Zoologist Perfumes recently reformulated Beaver, one of the trio of perfumes that launched the brand. How they went about it is both novel and unexpected. The chief reasons for reformulation are cost savings and restrictions on materials. Changes to perfume formulae are most often done covertly and then denied by the perfume industry. Beaver makes the case that changing a perfume to accomplish specific goals is a valid option and need not be hidden or disguised.
The word reformulation might be the lightning rod of disdain, but it points to an even more complicated one: regulation. Regulatory agencies find their perch at the queasy spot where science and politics come together. There is no single, monolithic agency that sets all industry standards. Worse, there are many. When multiple sets of regulations are in play, the guiding principle is the least common denominator. All proscriptions apply, and in the case of overlap, the most restrictive measure wins.
Pia Long, indie perfumer, fragrance industry consultant and council member of the British Society of Perfumers, provides an overview of the web of regulatory bodies that address the safety concerns of perfume materials. Her piece at online perfume guide Basenotes.net, “What is really going on with EU fragrance regulations” takes the position that despite its shotcomings, the International Fragrance Association (IFRA) is possibly the lesser evil of inevitable regulation. IFRA’s voluntary self-regulation provides a backstop against the zero-threat standard of risk management that could feasibly become the rule.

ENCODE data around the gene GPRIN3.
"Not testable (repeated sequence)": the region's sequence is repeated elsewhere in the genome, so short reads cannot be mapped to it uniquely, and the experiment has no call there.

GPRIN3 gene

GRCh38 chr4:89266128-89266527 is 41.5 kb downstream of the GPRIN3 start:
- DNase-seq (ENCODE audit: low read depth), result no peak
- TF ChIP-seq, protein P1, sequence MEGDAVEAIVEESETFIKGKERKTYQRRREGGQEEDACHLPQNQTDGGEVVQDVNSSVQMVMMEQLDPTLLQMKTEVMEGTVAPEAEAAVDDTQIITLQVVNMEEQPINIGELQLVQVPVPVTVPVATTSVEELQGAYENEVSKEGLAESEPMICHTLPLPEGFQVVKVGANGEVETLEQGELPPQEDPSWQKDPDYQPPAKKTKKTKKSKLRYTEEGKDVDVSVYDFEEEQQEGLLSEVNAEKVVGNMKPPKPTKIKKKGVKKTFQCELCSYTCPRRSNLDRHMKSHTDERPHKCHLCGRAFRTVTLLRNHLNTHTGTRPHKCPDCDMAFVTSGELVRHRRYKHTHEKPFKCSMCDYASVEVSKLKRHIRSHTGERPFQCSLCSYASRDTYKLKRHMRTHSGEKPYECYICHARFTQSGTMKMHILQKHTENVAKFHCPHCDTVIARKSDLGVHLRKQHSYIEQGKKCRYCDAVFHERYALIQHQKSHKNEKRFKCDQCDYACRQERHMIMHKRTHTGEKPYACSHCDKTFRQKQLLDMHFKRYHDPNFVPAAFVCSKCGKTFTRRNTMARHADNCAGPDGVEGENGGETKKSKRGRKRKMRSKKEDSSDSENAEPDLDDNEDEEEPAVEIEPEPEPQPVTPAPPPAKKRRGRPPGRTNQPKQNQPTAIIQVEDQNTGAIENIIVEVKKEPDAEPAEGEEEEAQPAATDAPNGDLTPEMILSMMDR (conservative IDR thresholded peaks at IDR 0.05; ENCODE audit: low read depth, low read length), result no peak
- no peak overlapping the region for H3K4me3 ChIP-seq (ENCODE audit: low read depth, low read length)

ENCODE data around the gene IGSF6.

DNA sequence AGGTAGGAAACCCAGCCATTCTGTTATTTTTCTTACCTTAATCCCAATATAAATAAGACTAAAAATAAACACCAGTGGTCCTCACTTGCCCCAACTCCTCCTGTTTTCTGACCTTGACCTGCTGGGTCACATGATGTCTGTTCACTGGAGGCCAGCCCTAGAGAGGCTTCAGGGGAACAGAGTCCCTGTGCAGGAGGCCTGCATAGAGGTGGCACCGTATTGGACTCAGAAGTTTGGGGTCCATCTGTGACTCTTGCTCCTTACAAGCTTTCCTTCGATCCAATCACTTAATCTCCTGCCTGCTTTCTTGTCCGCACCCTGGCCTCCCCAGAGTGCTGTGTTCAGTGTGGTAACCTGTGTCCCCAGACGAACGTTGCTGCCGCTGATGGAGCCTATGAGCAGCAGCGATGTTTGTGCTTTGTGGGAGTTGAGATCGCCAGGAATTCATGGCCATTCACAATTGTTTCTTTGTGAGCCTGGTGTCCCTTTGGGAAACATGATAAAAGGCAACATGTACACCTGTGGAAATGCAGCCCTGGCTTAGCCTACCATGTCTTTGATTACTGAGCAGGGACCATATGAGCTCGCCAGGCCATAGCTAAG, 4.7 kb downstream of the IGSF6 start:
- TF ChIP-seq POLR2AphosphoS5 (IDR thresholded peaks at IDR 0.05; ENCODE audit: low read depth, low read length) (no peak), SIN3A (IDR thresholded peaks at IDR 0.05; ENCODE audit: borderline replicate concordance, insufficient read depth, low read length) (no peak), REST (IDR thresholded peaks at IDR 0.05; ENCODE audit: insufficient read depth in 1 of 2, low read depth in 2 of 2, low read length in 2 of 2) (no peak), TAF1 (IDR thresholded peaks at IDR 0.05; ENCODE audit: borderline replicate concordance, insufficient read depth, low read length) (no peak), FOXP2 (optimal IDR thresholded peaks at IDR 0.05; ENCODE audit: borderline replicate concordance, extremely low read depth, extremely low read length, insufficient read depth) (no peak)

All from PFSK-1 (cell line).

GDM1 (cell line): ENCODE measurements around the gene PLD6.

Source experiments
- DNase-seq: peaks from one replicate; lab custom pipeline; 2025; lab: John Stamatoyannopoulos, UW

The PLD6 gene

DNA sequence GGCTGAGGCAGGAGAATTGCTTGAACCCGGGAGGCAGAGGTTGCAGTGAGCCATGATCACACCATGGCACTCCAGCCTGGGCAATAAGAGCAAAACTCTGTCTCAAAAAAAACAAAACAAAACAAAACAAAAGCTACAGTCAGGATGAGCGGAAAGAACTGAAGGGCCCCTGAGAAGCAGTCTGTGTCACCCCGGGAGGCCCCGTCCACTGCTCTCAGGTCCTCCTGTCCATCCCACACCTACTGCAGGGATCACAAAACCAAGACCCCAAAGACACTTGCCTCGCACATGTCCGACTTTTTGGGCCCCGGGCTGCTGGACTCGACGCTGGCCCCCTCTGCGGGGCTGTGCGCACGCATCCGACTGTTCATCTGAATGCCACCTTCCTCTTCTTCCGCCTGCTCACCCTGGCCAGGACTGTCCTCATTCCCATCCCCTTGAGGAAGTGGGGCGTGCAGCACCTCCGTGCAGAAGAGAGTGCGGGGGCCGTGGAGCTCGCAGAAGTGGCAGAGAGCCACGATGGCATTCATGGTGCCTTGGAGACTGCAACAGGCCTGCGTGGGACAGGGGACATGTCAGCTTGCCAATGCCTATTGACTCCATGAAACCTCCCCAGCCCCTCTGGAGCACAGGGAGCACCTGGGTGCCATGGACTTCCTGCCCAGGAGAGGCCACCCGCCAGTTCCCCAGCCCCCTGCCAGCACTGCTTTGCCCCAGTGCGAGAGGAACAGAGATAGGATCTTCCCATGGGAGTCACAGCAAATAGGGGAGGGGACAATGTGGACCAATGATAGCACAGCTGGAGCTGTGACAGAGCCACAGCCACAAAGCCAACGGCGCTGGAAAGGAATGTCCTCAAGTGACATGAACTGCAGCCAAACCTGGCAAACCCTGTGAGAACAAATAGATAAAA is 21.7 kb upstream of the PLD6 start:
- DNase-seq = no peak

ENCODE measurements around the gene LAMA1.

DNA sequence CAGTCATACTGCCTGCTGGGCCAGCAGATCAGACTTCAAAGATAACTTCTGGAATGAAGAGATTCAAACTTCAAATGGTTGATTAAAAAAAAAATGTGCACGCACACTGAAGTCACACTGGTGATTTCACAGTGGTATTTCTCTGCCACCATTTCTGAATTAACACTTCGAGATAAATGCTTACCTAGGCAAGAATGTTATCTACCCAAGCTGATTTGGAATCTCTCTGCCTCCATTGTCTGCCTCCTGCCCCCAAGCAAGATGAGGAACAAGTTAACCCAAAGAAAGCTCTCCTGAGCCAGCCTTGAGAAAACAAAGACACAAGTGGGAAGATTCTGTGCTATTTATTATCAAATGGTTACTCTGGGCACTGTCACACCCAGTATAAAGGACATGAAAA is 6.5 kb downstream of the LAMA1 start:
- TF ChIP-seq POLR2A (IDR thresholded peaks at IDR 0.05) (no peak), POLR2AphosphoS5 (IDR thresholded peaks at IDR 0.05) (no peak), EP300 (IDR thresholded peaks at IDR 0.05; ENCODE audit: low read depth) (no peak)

Long notes that IFRA applies, “…the ‘no observed adverse effect level (NOAEL)’ of fragrance materials…” which is the, “…dose of the ingredient at which point no allergy starts to develop.” She also points out that existing regulatory agencies such as the EU Scientific Committee of Consumer Safety might take far more extreme measures. “They seem to think of fragrance as an unnecessary risk with no benefit to the consumer.”
All this is to say, reformulation might be undesirable, but it is preferable to a ban on fragrance in all product categories, which a number of EU dermatologists had called for. Such a ban would have been the coup de grâce not only for a number of popular aromachemicals, but for virtually all natural raw fragrance materials. IFRA might prove an easy target for my frustration when I smell the tinkering that’s been done to my favorite chypre, but if not for the organization’s mediation of hardline positions, my chypre might have become extinct.
Beaver’s reformulation, though, had nothing to do with the restriction of materials. Both versions are IFRA compliant. Zoologist Perfumes tried something new: a transparent, public reformulation of Beaver
Beaver 2014 was composed by British perfumer Chris Bartlett, owner and perfumer of the Pell Wall line of perfumes. Beaver 2014 was a musky animalic perfume with a linden blossom accord and a smoky background. It played with a number of musky tones and created a clever clean-over-dirty appearance that gave the perfume a dynamic olfactory presence. The lower range of tones were quite animalic, alluding to the castoreum that beavers are known for. The higher register emphasized the musky, detergent quality of linden flower. The two lines ran parallel to each other from the topnotes through the base, never intersecting. This high/low, dirty/clean dynamic gave the perfume a vibrancy, especially in the shimmering topnotes. Together, the two facets of the perfumes created a watery, woody atmosphere. Beaver was the most animalic of Zoologist’s three original perfumes, and the wet, musky, woody image suggested a beaver’s den.